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How I Found Love 20 Feet Under Wilshire Boulevard With An Old Car Key

Illustration for article titled How I Found Love 20 Feet Under Wilshire Boulevard With An Old Car Key

This is a story about how I found the basement for the world's most storied auto museum with a key from an old Volvo and realized I loved something more than cars. Specifically, how I loved the woman who would end up with the questionable honor of being my wife.


Yes, since it's Valentine's Day, you're going to have to endure yet another post about love. But don't worry — I've thrown in lots of cars — so it should be bearable.

The first car is a yellow 1967 Volvo P1800S. That P1800 was my car (I later traded it for my Scimitar), and I really loved that car. At the same time I was using that Volvo as my daily driver, around 2001, I was also realizing that I loved something else, specifically the woman who would end up with the very dubious honor of being my wife.


The key to this story is, predictably, a key. See, ‘60s-era Volvo P1800s had separate keys for the ignition and doors/trunk. The ignition key was a fairly normal auto-type key, but the one for the doors and trunk was an absurdly small key — it looked more like the key to an office drawer or some luggage than a car key. This key was with me when I was on an early date with my future wife. I don't think either of us really knew where the relationship was going at that early stage, but we knew that we both liked cars, so this early date was spent at the Petersen Automotive Museum. I don't recall exactly what was on display; I was still to distracted and giddy that this girl was out with me at all, but we had a pretty good time. Too soon, a loudspeaker told us the museum was closing, implying that while we didn't have to go home, we couldn't stay there, so we, good museum patrons, made for the elevator.

In the elevator, in the enclosed space with the girl I was so intensely interested in, there must have been some odd confluence of pheromones and electronics and mechanical linkages to explain what happened next. Neither of us wanted to take actions that would suggest the date was going to end, so just leaving the museum didn't seem so appealing. Looking at the panel of buttons on the elevator, I noticed that there was one floor that had a little lock instead of a button. The floor was labeled "B", for, as my college degree allowed me to deduce, "basement."

I don't really know why I even did what I did next. There's absolutely no reasonable reason why a tiny trunk and door key made in Göteborg, Sweden, should fit into a keyhole on an Otis-brand elevator in the Western United States, and there's really no reason why it should turn with such a satisfying click, and especially no reason why that turn of a Volvo key in an elevator's locked floor should take two people falling in love down into the secret storage basement of the Petersen Automotive Museum, but that's exactly what happened. I put the Volvo key in the lock, it turned, and we went down into the basement.


The doors opened to a dimly lit, but clearly vast, underground parking lot. Instinctively holding hands, we emerged into a car-lover's equivalent of what that British guy felt when he dug his way into the pyramids and punched out that first mummy. We could hear the footsteps of a guard, and barely see the glow of his flashlight at the other end of the basement, which easily covered the entire footprint of the museum. By being quiet, and always staying on the opposite end of the basement as the guard, we were able to wander through the cars at will.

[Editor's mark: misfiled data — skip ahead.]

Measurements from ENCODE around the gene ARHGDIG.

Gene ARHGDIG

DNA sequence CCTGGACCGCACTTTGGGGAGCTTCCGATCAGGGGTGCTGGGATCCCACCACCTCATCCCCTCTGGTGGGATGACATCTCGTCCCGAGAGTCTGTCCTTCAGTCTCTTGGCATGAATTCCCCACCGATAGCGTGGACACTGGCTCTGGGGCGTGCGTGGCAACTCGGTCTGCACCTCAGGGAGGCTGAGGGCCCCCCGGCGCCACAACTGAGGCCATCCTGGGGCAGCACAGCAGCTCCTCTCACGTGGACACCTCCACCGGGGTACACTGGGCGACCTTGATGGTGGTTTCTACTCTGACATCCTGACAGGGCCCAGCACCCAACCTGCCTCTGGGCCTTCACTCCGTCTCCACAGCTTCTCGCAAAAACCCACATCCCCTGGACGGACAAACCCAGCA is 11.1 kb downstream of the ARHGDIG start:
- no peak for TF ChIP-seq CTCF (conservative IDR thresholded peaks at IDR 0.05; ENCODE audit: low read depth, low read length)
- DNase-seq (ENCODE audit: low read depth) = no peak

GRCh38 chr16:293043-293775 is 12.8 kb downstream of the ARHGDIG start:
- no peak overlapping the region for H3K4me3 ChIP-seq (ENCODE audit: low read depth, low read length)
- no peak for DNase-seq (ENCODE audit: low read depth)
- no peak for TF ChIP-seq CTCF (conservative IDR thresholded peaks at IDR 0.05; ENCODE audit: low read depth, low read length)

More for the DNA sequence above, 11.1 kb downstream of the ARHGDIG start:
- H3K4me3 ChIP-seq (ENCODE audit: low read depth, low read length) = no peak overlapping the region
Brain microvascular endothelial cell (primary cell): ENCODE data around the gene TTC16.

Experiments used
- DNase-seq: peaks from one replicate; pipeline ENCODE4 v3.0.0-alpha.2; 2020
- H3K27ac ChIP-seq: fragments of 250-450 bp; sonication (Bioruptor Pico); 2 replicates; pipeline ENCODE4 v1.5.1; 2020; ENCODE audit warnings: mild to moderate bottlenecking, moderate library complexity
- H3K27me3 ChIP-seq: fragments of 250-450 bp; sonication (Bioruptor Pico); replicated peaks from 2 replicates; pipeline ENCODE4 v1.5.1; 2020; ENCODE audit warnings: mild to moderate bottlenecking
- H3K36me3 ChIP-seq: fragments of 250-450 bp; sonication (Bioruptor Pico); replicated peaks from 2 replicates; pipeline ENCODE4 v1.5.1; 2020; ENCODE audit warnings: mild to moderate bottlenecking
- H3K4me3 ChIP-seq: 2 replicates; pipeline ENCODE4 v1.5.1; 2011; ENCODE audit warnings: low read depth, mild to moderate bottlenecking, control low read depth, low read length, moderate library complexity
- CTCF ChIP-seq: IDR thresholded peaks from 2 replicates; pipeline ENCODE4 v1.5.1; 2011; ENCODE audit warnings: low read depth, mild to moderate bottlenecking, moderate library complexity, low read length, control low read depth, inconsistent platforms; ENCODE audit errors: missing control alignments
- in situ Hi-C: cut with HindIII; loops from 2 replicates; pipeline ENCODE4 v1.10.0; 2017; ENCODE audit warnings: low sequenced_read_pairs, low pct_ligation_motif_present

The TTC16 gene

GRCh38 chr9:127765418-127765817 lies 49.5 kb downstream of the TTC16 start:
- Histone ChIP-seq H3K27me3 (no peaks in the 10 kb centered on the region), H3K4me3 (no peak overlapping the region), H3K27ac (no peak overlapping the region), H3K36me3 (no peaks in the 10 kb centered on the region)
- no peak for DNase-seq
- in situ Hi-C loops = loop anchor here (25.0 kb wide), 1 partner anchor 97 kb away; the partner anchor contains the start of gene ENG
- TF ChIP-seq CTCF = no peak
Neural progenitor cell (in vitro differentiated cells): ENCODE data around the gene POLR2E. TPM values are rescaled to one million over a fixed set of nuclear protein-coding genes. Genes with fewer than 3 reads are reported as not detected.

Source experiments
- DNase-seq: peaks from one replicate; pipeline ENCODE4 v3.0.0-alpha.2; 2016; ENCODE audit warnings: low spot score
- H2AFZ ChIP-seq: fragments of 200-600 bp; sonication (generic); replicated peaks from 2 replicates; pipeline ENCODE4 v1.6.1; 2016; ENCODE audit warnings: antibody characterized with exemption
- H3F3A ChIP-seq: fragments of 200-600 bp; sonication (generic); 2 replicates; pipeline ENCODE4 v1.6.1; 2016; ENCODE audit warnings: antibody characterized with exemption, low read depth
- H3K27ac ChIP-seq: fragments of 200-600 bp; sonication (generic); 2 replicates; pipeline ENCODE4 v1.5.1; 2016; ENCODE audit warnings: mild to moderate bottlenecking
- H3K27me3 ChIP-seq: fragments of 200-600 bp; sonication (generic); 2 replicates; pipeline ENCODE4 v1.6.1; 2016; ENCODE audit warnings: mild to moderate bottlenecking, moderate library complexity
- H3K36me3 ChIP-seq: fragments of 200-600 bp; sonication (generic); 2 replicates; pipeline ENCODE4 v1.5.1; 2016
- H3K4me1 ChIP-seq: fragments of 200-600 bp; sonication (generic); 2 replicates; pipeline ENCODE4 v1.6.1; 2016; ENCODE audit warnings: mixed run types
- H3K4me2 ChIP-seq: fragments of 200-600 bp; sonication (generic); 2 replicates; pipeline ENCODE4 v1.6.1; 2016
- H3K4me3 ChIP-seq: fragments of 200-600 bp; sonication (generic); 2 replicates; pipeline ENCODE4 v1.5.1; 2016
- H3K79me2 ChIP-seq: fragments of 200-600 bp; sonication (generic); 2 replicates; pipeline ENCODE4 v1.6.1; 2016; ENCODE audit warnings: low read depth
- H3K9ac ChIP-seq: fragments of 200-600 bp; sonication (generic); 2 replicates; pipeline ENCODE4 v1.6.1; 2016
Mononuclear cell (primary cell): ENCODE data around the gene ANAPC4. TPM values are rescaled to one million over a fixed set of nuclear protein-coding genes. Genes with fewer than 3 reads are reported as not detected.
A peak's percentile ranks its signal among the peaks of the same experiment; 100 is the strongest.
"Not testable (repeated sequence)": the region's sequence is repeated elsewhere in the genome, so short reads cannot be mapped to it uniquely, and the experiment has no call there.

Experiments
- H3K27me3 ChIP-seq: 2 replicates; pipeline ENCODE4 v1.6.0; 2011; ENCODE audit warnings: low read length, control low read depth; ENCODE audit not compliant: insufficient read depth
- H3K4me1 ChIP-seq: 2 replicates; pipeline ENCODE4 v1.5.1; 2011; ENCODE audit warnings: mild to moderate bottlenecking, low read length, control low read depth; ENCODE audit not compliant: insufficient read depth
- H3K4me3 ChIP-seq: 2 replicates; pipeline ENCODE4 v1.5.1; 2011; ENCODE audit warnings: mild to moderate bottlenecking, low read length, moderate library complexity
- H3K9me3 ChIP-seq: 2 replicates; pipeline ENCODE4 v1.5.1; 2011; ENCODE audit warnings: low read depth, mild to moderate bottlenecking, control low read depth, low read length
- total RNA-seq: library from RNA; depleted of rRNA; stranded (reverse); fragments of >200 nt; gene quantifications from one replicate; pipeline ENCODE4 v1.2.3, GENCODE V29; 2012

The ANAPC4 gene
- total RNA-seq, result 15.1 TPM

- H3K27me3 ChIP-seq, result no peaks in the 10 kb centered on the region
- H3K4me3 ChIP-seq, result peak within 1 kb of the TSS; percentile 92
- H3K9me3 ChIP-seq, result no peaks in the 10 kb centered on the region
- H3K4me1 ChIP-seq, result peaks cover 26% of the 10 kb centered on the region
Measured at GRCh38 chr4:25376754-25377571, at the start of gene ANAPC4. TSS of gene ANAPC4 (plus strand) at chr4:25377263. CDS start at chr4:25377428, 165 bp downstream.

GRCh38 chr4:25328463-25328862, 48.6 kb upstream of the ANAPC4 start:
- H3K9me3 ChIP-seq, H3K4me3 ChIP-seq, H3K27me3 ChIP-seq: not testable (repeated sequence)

It was incredible. Once our eyes adjusted to the dim light, the real scale of what we were surrounded by hit us. Hundreds of cars, packed together in rows and rows. If you wanted one from the middle somewhere, it probably would have taken a solid day or more just to get the others out of the way and back. And almost every car was interesting in some way– this wasn't a Wal-Mart parking lot, after all. I recall seeing around a dozen George Barris-type hot rods, a replica of Speed Racer's Mach 5, a Stout Scarab, what I think was the original, red Meyers Manx, a bunch of unrestored, brass-era cars, including several rusty Franklins, their peculiar pegged air-cooled cylinders sitting inside open hoods like funny little cacti.


Car-wise, though, what struck me most of all were two Raymond Lowey-designed specials I had only seen in pictures up to that point, one based on a BMW 507 and one based on a Lancia. These were cars I had long admired (partially just because of the wild hubris of a man who felt he could design a better body for a BMW 507) and had no idea were even in the Petersen's collection at all. It was incredible, to see those cars, in that dim light, in that basement, at that moment.

Not-car-wise, what struck me most was that the woman I was with was having as much fun as I was, excited by all the amazing cars, keeping an eye out for the guard, running and hiding behind cars as the guard passed, crouched close by me, smelling amazing, making me feel wonderful. It was down there, in the basement of the Petersen, hiding behind a vintage Delahaye or something, that it hit me that I always wanted to be with this person.


Amazingly, that's what happened. So there's your sappy Valentine's Day story, packed with a crapload of cars. Happy Valentine's Day.

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That is a wonderful story. Made much more bearable by regularly talking about a Volvo P1800, which, will always grab my attention. Always.

You have wonderful taste in cars (and in car loving women apparently).

I'm hoping that the next article isn't about how Jalopnik contributing writer has been sought for questioning in regards to breaking into a museum.

BTW, what happened with the drawing cars that never existed from suggestions from us?